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Column: Poultry stories leave writer scrambling for egg jokes


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I’m a city boy, born and bred just outside Manhattan. In fact, the phrase “born and bred” is the closest I’ve ever come to talking like a farmer.

My wife and I went to the Indiana State Fair this summer, and she spent a lot of time in the poultry barn, looking at baby chicks and saying, “How cute”; while I was out on the Midway looking at you-know-what on a stick, saying, “How delicious.”

Curiosity led me to buy a couple of magazines the next day, Chickens and Poultry World, both dedicated to the proper care and breeding of our feathery friends. In the intro to one of the publications, the editor, Terry Beebe, is seen holding his buddy, a handsome springer spaniel. I guess Terry has learned that you attract more chicks holding a dog than a rooster.

By the way, one of the covers has the teaser “12 Tips to Successful Brooding,” which was once on the front page of my grandmother’s edition of Jewish Homemaker. Also on the cover is the question: “Too Old to Lay?” (That might have been stolen from Cosmo or Playboy.)

Once the reader gets inside the magazines, let the puns begin. There are puns I am sure have made their way into every edition over the years. Let’s face it, there are only so many chicken plays-on-words you can come up with to headline your stories or to name various sections of the periodical.

  • Eggciting recipes: How eggsasperating. And during Easter we see this pun in every newspaper a hundred times. Enough, already.
  • Online eggstras and eggsclusives: This section directs you to websites where there are a dozen more dreadful puns. You can also find a half-dozen.
  • Chick or treat: How to dress up as a pullet or hen for Halloween. I’m serious. Is that scary, or what?
  • A chicken in every shot: Don’t have an adorable cat? Here’s some advice on how to capture your capon on camera.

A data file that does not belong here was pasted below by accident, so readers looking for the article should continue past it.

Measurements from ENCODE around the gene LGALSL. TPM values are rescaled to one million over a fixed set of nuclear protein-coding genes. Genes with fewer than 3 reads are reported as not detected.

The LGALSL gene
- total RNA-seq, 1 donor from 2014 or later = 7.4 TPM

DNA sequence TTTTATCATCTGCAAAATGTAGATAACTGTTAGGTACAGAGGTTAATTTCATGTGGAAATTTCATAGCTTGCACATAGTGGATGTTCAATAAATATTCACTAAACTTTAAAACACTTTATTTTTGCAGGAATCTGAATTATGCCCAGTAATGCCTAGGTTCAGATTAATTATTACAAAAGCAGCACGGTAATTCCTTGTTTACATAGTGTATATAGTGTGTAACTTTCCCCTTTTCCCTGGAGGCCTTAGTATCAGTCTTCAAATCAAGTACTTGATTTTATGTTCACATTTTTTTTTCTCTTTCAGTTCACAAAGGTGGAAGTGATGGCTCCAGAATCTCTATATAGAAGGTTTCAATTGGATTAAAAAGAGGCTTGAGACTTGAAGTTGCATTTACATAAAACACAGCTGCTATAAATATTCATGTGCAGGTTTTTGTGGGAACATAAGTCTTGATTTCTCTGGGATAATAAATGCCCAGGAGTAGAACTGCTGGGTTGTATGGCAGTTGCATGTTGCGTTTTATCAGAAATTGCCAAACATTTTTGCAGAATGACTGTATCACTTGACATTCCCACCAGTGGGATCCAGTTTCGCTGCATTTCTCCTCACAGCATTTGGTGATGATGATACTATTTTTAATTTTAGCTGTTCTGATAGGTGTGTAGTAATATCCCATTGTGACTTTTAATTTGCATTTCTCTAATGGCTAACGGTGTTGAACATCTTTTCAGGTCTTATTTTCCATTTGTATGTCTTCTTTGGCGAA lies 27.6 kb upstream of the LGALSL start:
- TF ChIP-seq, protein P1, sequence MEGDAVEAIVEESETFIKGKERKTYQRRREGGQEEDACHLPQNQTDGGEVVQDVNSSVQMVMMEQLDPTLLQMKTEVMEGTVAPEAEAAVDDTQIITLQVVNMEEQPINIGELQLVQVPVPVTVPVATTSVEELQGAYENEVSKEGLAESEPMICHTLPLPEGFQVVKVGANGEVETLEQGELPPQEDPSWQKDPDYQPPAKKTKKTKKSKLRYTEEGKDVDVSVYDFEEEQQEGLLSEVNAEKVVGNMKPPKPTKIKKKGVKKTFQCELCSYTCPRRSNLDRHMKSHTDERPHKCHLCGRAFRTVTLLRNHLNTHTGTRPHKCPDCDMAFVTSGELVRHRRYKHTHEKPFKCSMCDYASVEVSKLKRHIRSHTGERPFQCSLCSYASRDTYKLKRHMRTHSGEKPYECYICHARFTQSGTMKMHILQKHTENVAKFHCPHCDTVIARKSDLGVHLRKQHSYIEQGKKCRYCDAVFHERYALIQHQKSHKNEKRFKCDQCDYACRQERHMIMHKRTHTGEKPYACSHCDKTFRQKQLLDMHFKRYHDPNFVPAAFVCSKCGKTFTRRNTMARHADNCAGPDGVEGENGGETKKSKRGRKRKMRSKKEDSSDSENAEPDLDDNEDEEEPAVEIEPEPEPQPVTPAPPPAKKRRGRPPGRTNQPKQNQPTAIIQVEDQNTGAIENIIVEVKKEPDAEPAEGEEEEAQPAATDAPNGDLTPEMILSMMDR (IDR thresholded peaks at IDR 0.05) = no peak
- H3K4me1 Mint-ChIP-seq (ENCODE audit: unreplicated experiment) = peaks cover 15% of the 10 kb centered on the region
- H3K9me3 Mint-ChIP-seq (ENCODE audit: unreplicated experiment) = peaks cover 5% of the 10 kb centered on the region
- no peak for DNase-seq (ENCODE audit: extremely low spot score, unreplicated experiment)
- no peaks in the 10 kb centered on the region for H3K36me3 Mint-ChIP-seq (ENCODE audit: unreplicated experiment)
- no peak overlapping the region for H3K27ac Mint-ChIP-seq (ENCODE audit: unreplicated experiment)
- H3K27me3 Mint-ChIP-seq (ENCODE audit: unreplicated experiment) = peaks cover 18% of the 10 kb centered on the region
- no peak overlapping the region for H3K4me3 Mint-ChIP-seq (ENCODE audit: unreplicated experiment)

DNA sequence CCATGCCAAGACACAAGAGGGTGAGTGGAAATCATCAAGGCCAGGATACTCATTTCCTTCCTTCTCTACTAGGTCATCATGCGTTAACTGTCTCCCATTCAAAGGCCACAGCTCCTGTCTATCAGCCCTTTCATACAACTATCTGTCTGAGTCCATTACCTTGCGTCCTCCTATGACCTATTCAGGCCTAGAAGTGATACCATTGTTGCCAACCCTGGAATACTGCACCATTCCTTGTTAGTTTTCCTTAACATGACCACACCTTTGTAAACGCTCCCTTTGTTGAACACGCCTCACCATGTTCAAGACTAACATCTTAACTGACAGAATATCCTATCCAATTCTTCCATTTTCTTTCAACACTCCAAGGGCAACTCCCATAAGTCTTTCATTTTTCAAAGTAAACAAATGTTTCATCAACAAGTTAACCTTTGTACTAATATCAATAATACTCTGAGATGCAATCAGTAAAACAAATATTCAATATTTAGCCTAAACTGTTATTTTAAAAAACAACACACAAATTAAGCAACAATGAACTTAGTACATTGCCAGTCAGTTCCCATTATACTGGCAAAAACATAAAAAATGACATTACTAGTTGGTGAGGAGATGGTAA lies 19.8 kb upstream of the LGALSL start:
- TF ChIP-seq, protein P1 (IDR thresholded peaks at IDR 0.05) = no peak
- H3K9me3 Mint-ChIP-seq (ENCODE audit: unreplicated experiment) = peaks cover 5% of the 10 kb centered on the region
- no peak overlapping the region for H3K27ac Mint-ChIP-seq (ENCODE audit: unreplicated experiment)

• Chicken scratch: An article featuring gifts and gadgets for chicken lovers with the subtitle: “Everything Our Readers Are Crowing About.” Here, you can buy an app that figures how many eggs annually to expect from your flock. Yes, it’s called a cluck-u-lator.
  • Get the shell out of here: How to ensure a durable product from each breed. This pun is also used in Turtle Monthly … like every issue.
  • Cooped up: Step-by-step instructions on how to build a chicken pen. We’ll see this one again, probably every time they have a story on how to build a chicken pen.
  • Fowl language: A glossary of important terminology for bird lovers. Actually, I like that pun. Permission to use is granted.

Both publications address readers’ questions in a feature called “Q and A” in one magazine and “Chicken Chat” in the other. I think a better title would be: Can We Squawk? Jeesh, I can’t believe I’m now making stupid puns.

Of course, I know nothing about chickens, but I would like to take a stab at some of the answers. These are actual questions from the articles.

Q: I have a chicken that seems dull and bored. Her head is down, and she is all fluffed up. Do you know what that means?

A: Yes, it is definitely a chicken.

Q: I raise quail. Recently I found one with half of its head missing. What should I do?

A: It’s too late.

Q: I am considering hatching chickens myself for the first time. Any suggestions?

A: No, but if you are successful, we’d like to interview you and your husband.

Have a pheasant day!

Television personality Dick Wolfsie writes this weekly column for the Daily Journal. Send comments to letters@dailyjournal.net.

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